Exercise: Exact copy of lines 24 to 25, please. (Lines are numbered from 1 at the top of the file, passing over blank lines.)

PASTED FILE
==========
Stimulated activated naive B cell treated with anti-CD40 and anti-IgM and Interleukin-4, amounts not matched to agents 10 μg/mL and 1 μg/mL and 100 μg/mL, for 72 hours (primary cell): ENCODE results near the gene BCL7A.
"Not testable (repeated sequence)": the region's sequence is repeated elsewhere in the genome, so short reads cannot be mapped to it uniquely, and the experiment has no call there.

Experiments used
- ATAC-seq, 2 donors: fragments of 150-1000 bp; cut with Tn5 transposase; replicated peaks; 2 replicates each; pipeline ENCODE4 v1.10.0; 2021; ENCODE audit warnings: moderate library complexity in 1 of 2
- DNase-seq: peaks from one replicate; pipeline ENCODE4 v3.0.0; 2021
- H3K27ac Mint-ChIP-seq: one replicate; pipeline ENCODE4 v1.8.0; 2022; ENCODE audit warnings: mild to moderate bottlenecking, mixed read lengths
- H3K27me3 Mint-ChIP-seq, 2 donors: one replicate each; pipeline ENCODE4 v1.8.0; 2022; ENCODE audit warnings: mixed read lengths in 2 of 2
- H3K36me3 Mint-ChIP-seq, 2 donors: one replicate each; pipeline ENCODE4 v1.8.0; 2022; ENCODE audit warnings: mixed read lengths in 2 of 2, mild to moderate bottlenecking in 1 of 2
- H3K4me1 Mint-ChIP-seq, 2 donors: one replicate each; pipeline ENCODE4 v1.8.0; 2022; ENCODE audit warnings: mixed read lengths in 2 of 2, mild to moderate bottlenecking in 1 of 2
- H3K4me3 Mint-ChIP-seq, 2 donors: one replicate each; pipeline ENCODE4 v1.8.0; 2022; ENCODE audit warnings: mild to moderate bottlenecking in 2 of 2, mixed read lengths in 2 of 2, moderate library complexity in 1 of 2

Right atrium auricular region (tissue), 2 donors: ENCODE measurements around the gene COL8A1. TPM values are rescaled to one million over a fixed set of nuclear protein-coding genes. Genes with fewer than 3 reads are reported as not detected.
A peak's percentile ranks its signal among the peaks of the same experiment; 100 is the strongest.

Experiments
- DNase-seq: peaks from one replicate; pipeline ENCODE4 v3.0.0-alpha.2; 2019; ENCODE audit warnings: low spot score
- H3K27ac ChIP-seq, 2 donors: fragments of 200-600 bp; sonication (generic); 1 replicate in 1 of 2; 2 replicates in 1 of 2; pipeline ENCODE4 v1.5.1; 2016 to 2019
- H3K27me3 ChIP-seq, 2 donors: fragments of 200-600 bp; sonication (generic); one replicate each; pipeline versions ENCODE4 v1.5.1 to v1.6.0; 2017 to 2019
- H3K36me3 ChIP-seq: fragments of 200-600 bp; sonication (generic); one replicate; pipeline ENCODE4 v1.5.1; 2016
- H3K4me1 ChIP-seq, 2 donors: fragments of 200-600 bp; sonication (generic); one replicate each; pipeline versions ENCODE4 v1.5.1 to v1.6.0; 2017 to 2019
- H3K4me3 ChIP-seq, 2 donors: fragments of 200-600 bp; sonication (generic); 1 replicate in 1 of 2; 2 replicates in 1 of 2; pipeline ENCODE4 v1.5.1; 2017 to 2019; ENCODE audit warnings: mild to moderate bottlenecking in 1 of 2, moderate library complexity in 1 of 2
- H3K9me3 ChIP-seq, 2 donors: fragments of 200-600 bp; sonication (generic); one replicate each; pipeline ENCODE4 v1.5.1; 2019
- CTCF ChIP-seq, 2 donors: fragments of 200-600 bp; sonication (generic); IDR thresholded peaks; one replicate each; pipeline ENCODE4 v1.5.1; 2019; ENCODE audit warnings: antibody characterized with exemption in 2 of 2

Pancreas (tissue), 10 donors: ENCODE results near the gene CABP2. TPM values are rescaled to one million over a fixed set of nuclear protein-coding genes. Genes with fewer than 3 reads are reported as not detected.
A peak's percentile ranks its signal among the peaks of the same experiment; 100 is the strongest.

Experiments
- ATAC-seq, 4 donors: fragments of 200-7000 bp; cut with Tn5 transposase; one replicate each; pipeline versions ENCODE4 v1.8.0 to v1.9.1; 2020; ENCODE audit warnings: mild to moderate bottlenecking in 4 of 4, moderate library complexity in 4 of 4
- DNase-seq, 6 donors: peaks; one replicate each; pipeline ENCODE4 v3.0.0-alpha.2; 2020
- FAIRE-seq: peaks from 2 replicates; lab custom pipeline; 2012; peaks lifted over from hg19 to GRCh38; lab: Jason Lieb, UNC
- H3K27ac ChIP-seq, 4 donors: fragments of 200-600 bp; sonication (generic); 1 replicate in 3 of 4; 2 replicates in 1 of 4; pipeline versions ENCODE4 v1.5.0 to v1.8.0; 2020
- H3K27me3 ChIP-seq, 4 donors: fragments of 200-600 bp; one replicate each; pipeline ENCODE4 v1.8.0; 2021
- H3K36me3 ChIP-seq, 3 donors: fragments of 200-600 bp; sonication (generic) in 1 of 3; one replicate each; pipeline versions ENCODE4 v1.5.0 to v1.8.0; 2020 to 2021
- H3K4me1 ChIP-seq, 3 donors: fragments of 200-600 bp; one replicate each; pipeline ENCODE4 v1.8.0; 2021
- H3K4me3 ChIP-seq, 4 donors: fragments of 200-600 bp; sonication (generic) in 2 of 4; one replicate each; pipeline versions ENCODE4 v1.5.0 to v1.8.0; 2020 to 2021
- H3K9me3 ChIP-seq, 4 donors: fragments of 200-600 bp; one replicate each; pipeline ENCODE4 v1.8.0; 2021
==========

Experiments
- ATAC-seq, 4 donors: fragments of 200-7000 bp; cut with Tn5 transposase; one replicate each; pipeline versions ENCODE4 v1.8.0 to v1.9.1; 2020; ENCODE audit warnings: mild to moderate bottlenecking in 4 of 4, moderate library complexity in 4 of 4